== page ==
I recall some very old FORTRAN code where addr() was used to march through memory looking for "something".  Memory on that system was not virtual so the first address of a program space was 0.  Defining an array and indexing into it "out of bounds" made the entire job's memory available to the program.

      int K(1)

      do 10 i = 1, 10000
 10  IntVal = K(i - addr(K) - 1)

Dunno, but this trick might help, too.


Kent
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Author Comment

by:egley
ID: 9859464
Hi Kent,

Thanks for the comment.

I thought that if they are coming in as pointers, I didn't use the & operator to obtain the address of the thing pointed to. I just used the pointer without the dereference operator (i.e., *). Is this not true? All variables coming into the c routine are declared as pointers, which I believe is the correct way to handle variables coming from fortran. Using the & operator on a pointer would give me the address of the pointer, no?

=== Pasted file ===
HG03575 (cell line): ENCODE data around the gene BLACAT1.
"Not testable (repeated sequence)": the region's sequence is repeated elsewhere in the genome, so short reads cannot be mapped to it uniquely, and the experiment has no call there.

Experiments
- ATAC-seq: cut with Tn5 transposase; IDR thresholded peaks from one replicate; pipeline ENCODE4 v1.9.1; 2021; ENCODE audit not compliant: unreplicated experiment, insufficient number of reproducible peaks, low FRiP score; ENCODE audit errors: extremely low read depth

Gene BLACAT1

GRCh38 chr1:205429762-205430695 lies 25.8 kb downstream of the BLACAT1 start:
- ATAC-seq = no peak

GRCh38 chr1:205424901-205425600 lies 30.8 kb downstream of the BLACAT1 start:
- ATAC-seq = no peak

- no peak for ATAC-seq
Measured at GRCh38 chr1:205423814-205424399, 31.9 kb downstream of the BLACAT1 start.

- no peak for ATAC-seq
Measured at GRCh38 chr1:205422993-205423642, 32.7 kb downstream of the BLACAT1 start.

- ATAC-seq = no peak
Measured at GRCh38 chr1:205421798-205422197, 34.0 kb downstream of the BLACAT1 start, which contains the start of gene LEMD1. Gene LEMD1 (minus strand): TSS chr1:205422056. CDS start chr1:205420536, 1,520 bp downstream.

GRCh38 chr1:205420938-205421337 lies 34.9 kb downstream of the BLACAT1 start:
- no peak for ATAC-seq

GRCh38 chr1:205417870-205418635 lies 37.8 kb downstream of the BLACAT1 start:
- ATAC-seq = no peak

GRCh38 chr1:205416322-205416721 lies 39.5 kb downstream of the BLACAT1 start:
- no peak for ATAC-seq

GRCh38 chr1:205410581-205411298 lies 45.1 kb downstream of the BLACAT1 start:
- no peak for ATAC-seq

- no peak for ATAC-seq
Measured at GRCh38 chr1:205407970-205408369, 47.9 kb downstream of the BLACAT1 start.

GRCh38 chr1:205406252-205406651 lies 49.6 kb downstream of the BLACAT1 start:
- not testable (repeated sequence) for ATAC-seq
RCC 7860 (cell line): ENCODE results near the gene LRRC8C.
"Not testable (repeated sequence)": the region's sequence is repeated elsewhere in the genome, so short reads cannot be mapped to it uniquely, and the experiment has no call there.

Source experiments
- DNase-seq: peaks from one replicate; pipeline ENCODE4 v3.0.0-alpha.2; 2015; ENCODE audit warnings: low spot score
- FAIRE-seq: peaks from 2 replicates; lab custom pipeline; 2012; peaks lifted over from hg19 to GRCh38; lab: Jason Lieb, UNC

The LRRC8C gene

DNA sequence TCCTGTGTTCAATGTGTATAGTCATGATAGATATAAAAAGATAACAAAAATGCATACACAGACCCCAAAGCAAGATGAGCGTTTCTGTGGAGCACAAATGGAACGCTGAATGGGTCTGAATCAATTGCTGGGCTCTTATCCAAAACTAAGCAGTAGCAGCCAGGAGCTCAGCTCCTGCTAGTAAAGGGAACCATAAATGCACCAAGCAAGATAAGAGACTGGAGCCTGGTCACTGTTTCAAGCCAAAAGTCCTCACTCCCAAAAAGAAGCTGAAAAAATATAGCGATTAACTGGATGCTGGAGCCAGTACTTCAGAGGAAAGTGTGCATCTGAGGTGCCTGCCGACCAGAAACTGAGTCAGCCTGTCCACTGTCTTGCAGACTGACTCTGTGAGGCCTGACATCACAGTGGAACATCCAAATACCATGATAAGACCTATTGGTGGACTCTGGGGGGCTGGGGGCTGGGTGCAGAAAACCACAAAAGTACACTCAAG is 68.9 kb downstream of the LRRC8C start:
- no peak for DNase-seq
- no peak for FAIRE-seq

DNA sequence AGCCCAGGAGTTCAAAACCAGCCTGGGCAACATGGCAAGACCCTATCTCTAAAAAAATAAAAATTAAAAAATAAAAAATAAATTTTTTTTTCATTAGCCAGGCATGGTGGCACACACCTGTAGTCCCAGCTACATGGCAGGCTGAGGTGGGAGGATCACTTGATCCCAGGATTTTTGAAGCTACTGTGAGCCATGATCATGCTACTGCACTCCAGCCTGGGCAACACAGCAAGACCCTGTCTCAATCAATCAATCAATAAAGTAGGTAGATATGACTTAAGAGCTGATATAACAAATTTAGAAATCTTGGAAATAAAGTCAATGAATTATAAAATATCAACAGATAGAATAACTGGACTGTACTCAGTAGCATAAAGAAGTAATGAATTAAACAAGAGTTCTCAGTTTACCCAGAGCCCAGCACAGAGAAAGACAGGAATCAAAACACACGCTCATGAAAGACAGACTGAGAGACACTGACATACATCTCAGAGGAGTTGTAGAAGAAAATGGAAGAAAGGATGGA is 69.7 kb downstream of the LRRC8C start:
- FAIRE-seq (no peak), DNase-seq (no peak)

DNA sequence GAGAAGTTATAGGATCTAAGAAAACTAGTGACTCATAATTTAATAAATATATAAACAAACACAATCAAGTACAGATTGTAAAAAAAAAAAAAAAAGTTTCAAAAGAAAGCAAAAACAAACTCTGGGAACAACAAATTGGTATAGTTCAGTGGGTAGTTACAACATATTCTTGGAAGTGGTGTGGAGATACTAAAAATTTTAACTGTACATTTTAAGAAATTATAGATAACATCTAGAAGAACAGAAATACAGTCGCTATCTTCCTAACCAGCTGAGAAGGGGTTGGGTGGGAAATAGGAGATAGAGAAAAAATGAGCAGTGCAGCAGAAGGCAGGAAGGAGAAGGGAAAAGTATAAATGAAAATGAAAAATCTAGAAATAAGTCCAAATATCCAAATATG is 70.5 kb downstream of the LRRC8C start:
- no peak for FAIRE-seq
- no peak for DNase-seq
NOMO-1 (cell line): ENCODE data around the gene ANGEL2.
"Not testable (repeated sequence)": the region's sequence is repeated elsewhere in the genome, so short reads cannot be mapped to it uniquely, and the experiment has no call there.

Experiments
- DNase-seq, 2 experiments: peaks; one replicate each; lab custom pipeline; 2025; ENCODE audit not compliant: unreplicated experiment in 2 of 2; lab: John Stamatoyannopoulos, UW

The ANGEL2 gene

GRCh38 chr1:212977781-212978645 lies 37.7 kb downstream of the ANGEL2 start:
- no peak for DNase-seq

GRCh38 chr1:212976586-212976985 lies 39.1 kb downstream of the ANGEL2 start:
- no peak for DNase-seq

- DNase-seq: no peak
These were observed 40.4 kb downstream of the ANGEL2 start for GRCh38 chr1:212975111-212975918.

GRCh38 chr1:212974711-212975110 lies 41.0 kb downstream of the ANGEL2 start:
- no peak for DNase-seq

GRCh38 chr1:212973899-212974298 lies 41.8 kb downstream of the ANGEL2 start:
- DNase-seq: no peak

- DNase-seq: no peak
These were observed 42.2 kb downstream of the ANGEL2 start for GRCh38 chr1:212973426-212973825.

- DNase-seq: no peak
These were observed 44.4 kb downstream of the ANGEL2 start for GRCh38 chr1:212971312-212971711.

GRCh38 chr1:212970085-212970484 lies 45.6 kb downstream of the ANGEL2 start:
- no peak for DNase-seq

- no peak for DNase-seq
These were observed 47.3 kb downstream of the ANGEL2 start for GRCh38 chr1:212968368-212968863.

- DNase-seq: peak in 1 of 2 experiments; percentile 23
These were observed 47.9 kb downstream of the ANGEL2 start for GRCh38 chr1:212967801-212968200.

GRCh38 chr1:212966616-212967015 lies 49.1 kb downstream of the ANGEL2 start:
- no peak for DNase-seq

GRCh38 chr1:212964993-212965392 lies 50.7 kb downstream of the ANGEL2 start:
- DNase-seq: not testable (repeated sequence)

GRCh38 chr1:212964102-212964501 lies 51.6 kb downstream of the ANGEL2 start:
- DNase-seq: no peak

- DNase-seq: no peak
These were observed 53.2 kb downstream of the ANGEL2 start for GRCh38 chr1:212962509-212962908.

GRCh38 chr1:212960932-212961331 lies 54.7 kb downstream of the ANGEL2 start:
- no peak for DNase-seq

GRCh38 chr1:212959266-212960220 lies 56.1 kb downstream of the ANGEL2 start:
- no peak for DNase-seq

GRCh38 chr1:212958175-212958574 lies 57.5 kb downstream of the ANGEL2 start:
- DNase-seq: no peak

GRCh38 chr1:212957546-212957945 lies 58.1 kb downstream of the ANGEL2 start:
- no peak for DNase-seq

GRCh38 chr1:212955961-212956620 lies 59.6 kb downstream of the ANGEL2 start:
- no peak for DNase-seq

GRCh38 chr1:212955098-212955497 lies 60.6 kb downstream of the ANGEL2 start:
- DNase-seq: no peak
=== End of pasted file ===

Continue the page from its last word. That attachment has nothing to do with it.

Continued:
I will try this addr() on my fortran compiler...

Thanks again,
Skip
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by:Kdo
ID: 9859667

Hi Skip,

You're right.  I misread your statement about how you'd declared the C function.  But this does bring up another possibility.  :)


Func(int *a, char *b, long *c, int *d, int *e)
{
  char * Ptr;

  Ptr = (char *) &a;

/*
  *Ptr is a
  *(Ptr+1) is b (recast as necesary)
  *(Ptr+2) is c
  etc...
*/

}

Kent
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Author Comment

by:egley
ID: 9860210